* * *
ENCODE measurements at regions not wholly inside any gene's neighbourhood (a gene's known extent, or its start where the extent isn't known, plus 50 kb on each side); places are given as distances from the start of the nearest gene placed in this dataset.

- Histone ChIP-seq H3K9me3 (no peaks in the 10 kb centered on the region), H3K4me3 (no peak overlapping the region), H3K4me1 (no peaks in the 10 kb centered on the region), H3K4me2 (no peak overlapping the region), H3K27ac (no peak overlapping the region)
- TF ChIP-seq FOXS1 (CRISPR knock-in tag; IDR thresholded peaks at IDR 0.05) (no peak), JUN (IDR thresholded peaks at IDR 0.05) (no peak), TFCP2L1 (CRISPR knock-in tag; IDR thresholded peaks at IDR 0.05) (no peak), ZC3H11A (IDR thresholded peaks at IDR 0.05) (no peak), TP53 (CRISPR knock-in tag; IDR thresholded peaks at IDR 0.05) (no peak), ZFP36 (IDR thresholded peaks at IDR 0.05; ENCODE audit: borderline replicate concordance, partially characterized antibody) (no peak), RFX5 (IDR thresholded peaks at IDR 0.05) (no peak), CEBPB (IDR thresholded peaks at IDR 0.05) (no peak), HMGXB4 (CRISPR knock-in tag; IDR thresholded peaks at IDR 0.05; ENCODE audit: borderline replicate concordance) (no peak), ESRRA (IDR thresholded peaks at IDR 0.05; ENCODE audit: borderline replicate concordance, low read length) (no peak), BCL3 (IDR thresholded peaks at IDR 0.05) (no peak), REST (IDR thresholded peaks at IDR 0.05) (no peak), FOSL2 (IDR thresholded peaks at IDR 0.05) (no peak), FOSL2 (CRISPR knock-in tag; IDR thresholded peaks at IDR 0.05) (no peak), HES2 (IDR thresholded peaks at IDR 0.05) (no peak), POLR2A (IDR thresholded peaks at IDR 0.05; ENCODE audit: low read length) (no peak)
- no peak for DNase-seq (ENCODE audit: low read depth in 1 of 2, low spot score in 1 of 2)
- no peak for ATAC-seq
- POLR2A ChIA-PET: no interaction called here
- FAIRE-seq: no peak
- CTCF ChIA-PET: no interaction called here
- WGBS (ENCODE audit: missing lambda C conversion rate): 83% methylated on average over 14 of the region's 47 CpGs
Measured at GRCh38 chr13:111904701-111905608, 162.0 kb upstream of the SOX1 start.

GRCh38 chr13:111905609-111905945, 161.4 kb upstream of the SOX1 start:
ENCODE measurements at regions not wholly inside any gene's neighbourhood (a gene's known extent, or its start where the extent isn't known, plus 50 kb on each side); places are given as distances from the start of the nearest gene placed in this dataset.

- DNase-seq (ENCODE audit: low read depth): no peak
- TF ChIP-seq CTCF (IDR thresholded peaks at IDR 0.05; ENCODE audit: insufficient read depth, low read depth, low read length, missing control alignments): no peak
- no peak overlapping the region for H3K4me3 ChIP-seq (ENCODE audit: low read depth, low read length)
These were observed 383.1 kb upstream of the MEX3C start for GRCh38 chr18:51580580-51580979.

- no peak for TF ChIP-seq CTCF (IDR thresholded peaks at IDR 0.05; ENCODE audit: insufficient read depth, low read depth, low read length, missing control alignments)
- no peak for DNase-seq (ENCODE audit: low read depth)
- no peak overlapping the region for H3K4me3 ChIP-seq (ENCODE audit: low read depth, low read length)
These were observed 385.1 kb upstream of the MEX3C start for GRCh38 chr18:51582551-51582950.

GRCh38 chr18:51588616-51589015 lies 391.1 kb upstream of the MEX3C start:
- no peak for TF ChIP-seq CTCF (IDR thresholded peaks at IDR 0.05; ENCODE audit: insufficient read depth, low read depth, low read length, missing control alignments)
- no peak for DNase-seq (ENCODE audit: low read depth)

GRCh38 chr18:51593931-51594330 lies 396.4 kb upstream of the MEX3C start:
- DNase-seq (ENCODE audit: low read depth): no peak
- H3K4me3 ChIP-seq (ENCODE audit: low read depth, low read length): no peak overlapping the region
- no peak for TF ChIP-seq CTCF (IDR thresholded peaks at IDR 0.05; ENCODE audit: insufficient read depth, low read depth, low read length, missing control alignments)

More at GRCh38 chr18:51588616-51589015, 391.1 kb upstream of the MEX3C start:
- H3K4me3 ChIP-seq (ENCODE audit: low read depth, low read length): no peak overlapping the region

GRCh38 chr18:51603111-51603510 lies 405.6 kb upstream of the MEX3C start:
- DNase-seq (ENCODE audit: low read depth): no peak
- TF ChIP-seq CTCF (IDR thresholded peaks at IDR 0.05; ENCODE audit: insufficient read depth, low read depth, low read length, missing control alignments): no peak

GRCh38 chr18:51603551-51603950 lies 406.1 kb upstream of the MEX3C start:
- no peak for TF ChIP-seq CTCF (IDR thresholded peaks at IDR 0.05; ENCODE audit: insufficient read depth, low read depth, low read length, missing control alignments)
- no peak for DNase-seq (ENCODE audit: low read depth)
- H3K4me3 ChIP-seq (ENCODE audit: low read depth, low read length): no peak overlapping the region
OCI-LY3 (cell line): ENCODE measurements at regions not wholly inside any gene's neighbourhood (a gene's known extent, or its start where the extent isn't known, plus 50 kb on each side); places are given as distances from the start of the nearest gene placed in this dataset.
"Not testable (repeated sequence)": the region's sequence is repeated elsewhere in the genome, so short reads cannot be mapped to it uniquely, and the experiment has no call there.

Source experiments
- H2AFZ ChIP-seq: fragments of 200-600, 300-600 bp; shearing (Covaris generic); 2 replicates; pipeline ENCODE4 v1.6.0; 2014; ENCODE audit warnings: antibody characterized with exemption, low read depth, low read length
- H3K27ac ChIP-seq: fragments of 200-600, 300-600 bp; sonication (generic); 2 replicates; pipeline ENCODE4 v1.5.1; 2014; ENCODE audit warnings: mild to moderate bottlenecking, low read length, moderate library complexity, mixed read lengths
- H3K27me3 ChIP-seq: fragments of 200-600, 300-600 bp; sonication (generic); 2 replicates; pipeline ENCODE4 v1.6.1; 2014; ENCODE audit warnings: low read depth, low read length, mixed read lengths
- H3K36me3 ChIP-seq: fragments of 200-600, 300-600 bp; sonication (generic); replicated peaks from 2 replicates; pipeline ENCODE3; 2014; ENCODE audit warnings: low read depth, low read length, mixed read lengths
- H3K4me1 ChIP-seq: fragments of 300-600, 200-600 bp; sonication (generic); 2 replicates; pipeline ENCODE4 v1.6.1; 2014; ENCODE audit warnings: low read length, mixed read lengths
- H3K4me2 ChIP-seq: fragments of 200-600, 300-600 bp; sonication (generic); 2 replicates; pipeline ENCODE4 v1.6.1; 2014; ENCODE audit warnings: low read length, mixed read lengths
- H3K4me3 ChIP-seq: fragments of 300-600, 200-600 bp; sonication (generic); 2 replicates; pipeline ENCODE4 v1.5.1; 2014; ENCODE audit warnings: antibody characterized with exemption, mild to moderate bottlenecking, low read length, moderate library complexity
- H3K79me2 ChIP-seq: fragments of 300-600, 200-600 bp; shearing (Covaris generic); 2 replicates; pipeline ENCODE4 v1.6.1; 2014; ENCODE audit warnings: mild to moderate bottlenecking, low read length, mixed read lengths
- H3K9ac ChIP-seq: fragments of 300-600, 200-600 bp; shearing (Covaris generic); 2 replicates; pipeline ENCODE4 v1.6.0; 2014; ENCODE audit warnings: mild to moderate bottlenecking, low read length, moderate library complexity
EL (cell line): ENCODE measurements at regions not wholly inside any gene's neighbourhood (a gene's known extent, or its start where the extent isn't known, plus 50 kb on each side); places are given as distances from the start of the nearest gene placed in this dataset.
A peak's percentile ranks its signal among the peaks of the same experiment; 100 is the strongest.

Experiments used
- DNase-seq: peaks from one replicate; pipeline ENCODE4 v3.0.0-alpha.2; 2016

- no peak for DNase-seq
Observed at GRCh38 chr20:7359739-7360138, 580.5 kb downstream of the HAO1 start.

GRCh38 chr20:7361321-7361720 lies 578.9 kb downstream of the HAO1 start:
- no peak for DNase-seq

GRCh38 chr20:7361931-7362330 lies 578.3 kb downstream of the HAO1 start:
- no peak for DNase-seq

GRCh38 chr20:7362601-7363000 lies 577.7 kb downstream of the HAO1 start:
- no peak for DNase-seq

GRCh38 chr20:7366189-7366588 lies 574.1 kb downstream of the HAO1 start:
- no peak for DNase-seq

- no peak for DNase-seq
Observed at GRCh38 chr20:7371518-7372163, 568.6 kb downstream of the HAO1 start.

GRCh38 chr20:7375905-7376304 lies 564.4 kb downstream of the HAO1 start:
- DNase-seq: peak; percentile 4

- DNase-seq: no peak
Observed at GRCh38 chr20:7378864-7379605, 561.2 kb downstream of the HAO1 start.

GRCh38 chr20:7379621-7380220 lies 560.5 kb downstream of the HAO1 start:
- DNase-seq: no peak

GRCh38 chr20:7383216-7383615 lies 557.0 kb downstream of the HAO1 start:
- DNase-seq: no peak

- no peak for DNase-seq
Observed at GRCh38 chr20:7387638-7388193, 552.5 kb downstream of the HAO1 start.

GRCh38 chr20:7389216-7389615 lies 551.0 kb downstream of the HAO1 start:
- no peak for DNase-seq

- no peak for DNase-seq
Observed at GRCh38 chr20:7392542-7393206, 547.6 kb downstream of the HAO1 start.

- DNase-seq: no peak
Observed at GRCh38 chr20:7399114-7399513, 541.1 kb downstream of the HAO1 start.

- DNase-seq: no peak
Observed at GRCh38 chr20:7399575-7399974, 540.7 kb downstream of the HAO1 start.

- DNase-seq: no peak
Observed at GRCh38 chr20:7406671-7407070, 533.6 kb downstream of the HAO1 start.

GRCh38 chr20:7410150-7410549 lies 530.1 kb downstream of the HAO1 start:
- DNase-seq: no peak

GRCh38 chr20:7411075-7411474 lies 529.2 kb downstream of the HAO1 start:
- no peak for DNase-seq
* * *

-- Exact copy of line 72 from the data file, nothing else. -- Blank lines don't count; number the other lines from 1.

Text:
- DNase-seq: no peak